Crossing Borders – Border Crossings

Transgressing Boundaries in North Macedonia

Transgressing Boundaries in North Macedonia

Historical narratives, identity constructs, and political interventions in times of change



27th of June 2019 (Thursday), 10.00 AM-8.00 PM

Humboldt University of Berlin

Unter den Linden 6

Lichthof Ost (Room 1007), Main Building


The Republic of Macedonia has recently been renamed to the Republic of North Macedonia. Underlying this change was the country’s willingness to join the European Union and NATO as a means of achieving economic prosperity, internal and external security, and stability. This development has taken its course but should not to be taken for granted in the post-Yugoslav context in the last decades. After a quarter of a century of resisting the idea of changing its name, a part of the Macedonian society has apparently accepted that this step was a precondition for Euro-Atlantic integration.


Meanwhile, the multi-ethnic Macedonian society has been stretched to its limits along all possible boundaries but managed to survive the ordeal. Central political actors enforced closed communities; by drawing boundaries they aimed to achieve a populist legitimation of their political power. The much discussed and enormously controversial Skopje 2014 project stands, in particular, for these "Invention of Tradition" practices and the demarcation of new ethnonational boundaries. But it was precisely such border-setting practices that challenged society and its border transgressing everyday life. After a period of intensive protests, their legitimacy has been challenged and following the elections at the end of 2016, they finally lost the capacity to control the Parliament and to form a government. The new government promised renewal and acceleration of stalled integrative processes.


In 2017, a bilateral agreement was signed with neighboring Bulgaria. In 2018, another agreement signed with Greece prompted the name change, once again raising concerns and even rage among Macedonian nationalists. Both agreements, the Agreement for Good Neighborly Relations with Bulgaria and the Treaty of Prespa with Greece stipulated the establishment of two separate bilateral commissions that would be charged with examining historical textbooks, establishing a mutual understanding of offensive and provoking content and suggesting more acceptable interpretations of the past in order to ensure relaxed and amiable neighborly relations in the future.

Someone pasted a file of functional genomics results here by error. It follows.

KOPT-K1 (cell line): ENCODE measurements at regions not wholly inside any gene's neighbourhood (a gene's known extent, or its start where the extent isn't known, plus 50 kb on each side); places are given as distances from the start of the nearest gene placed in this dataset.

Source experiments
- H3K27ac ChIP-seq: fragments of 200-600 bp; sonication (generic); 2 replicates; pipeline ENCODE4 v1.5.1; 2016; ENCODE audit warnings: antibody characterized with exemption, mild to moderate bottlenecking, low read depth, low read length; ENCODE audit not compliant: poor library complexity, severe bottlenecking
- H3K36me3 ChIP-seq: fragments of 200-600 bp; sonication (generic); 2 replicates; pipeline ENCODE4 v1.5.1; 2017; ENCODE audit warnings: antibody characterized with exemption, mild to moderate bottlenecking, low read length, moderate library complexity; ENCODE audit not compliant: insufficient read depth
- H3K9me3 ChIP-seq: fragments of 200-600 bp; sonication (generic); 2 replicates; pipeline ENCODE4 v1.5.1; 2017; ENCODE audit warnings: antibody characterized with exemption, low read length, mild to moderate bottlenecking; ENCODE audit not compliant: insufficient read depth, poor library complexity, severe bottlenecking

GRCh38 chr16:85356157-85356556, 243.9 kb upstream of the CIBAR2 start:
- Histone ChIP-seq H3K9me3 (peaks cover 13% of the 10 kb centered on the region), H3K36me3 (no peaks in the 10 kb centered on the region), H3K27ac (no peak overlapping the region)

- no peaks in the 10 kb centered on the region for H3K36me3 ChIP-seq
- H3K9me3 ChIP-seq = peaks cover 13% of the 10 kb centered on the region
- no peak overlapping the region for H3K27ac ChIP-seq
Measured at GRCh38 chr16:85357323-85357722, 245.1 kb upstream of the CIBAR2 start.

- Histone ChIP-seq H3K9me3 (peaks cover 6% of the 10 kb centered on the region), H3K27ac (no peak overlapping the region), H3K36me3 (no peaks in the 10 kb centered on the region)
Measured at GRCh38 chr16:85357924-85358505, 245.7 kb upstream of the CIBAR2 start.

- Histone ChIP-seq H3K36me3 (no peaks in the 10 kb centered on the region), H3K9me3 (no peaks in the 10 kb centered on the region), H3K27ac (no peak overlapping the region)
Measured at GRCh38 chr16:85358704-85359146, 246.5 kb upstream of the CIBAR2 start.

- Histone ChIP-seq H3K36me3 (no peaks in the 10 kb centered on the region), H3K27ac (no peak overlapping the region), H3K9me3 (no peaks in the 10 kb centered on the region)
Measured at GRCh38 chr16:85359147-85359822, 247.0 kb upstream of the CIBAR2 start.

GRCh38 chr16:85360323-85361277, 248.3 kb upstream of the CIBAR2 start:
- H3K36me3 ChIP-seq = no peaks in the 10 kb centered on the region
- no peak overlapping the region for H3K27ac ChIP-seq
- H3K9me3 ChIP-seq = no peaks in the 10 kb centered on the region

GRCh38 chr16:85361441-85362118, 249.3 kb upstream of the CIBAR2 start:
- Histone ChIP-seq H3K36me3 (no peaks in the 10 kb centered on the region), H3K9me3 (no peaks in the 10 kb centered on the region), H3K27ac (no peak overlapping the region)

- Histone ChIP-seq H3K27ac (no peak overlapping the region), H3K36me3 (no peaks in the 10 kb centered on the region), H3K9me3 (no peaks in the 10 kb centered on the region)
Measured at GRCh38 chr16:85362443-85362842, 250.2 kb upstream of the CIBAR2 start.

What would be the academic assessment of these divisive processes in the Republic of North Macedonia? And what are the reactions of neighboring Greece and Bulgaria to these new developments? Is there a potential to overcome the ethnonational founded narratives of closed communities that prevail in the media-mediated public sphere? What are the possibilities of engaging in a debate about common yet conflicting pasts that transcend the boundaries of ethnic communities?





Welcoming words

Christian Voss (Humboldt University of Berlin)



Transgressing boundaries of narratives between Macedonia and Bulgaria


Miladina Monova (Bulgarian Academy of Science)

Čavdar Marinov (Paisii Hilendarski University of Plovdiv)

Ljupčo Risteski (Ss. Cyril & Methodius University in Skopje)

Petar Todorov (Institute of National History, Skopje)


12:30-14:30 Lunch break



Transgressing boundaries of narratives between Macedonia and-Greece


Tasos Kostopoulos (independent researcher, Athens)

Athena Skoulariki (University of Crete)

Irena Stefovska (Institute of National History, Skopje)

Ana Čupeska (Sts Cyril and Methodius University, Skopje)



Podium discussion: Communication Unbound?

Perspectives for Northern Macedonia and its neighbors


Key note: Florian Bieber (Universität Graz)

Ambiguous Agreements: Addressing Nationalism through International Diplomacy


Agata Rogoś (Humboldt University of Berlin)

Artan Sadiku (Solidarnost)

Ioannis Zelepos (LMU München)


Organizational board:

Christian Voss

Goran Janev

Agata Rogoś

Nenad Stefanov

In Kooperation mitLogo Südost Gesellschaft